_ _ II. The Levite went himself to court her return. It was a sign there was no king, no judge, in Israel, else she would have been prosecuted and put to death as an adulteress; but, instead of that, she is addressed in the kindest manner by her injured husband, who takes a long journey on purpose to beseech her to be reconciled, Judges 19:3. If he had put her away, it would have been a crime in him to return to her again, Jeremiah 3:1. But, she having gone away, it was a virtue in him to forgive the offence, and, though the party wronged, to make the first motion to her to be friends again. It is part of the character of the wisdom from above that it is gentle and easy to be entreated. He spoke friendly to her, or comfortably (for so the Hebrew phrase of speaking to the heart commonly signifies), which intimates that she was in sorrow, penitent fore what she had done amiss, which probably he heard of when he came to fetch her back. Thus God promises concerning adulterous Israel (Hosea 2:14), I will bring her into the wilderness, and speak comfortably to her.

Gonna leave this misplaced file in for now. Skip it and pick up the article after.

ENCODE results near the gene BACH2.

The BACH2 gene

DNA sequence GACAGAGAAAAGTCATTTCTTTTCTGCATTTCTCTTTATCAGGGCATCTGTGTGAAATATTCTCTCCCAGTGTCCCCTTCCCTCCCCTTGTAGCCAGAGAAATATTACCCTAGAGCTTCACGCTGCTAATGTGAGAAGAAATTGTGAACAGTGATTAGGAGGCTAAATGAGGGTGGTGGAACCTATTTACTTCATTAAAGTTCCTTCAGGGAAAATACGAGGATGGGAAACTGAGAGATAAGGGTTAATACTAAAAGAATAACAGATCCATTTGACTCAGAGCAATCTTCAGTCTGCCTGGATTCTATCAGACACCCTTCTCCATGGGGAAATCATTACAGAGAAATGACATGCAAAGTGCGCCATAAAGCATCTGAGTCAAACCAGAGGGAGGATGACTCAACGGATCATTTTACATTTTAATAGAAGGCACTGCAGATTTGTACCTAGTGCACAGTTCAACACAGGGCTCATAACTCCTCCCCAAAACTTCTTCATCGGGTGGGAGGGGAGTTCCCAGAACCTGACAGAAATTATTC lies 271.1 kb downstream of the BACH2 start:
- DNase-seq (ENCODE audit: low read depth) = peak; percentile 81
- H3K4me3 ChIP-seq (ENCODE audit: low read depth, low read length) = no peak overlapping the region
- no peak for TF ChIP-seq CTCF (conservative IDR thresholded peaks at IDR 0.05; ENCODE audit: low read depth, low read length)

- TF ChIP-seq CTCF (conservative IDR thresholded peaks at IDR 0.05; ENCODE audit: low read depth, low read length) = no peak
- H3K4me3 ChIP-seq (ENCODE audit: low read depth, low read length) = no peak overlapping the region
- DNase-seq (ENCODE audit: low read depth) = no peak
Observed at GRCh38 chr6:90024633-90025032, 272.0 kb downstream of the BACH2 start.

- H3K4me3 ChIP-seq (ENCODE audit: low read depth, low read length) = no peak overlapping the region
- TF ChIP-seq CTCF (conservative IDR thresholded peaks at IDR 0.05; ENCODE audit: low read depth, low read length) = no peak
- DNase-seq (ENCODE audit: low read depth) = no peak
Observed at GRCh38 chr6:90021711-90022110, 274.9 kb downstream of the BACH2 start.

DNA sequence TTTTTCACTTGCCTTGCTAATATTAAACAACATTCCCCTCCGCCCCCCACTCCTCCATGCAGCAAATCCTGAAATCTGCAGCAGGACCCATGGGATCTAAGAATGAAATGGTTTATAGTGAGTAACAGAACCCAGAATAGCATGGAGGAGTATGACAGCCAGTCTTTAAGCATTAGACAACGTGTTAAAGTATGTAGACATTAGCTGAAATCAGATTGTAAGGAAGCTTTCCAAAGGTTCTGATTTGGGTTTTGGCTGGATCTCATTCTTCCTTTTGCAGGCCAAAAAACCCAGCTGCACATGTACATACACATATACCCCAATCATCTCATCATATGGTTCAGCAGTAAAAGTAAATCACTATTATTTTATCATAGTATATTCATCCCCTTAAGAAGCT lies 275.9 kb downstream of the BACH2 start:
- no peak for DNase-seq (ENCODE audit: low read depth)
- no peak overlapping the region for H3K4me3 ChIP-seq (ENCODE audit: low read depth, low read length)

_ _ III. Her father made him very welcome, and, by his extraordinary kindness to him, endeavoured to atone for the countenance he had given his daughter in withdrawing from him, and to confirm him in his disposition to be reconciled to her. 1. He entertains him kindly, rejoices to see him (Jeremiah 3:3), treats him generously for three days, Judges 19:4. And the Levite, to show that he was perfectly reconciled, accepted his kindness, and we do not find that he upbraided him or his daughter with what had been amiss, but was as easy and as pleasant as at his first wedding-feast. It becomes all, but especially Levites, to forgive as God does. Every thing among them gave a hopeful prospect of their living comfortably together for the future; but, could they have foreseen what befel them within one day or two, how would all their mirth have been embittered and turned into mourning! When the affairs of our families are in the best posture we ought to rejoice with trembling, because we know not what troubles one day may bring forth. We cannot foresee what evil is near us, but we ought to consider what may be, that we may not be secure, as if tomorrow must needs be as this day and much more abundant, Isaiah 56:12. 2. He is very earnest for his stay, as a further demonstration of his hearty welcome. The affection he had for him, and the pleasure he took in his company, proceeded, (1.) From a civil regard to him as his son-in-law and an ingrafted branch of his own house. Note, Love and duty are due to those to whom we are related by marriage as well as to those who are bone of our bone: and those that show kindness as this Levite did may expect to receive kindness as he did. And, (2.) From a pious respect to him as a Levite, a servant of God's house; if he was such a Levite as he should be (and nothing appears to the contrary) he is to be commended for courting his stay, finding his conversation profitable, and having opportunity to learn from him the good knowledge of the Lord, hoping also that the Lord will do him good because he has a Levite to be his son-in-law, and will bless him for his sake. [1.] He forces him to stay the fourth day, and this was kind; not knowing when they might be together again, he engages him to stay as long as he possibly could. The Levite, though nobly treated, was very urgent to be gone. A good man's heart is where his business is; for as a bird that wanders from her nest so is the man that wanders form his place. It is a sign a man has either little to do at home, or little heart to do what he has to do, when he can take pleasure in being long abroad where he has nothing to do. It is especially good to see a Levite willing to go home to his few sheep in the wilderness. Yet this Levite was overcome by importunity and kind persuasion to stay longer than he intended, Judges 19:5-7. We ought to avoid the extreme of an over-easy yielding, to the neglect of our duty on the one hand, and that of moroseness and wilfulness, to the neglect of our friends and their kindness on the other hand. Our Saviour, after his resurrection, was prevailed upon to stay with his friends longer than he at first intimated to be his purpose, Luke 24:28, Luke 24:29. [2.] He forces him to stay till the afternoon of the fifth day, and this, as it proved, was unkind, Judges 19:8, Judges 19:9. He would by no means let him go before dinner, promises him he shall have dinner early, designing thereby, as he had done the day before, to detain him another night; but the Levite was intent on the house of the Lord at Shiloh (Judges 19:18), and, being impatient to get thither, would stay no longer. Had they set out early, they might have reached some better lodging-place than that which they were now constrained to take up with, nay, they might have got to Shiloh. Note, Our friends' designed kindnesses often prove, in the event, real injuries; what is meant for our welfare becomes a trap. Who knows what is good for a man in this life? The Levite was unwise in setting out so late; he might have got home better if he had staid a night longer and taken the day before him.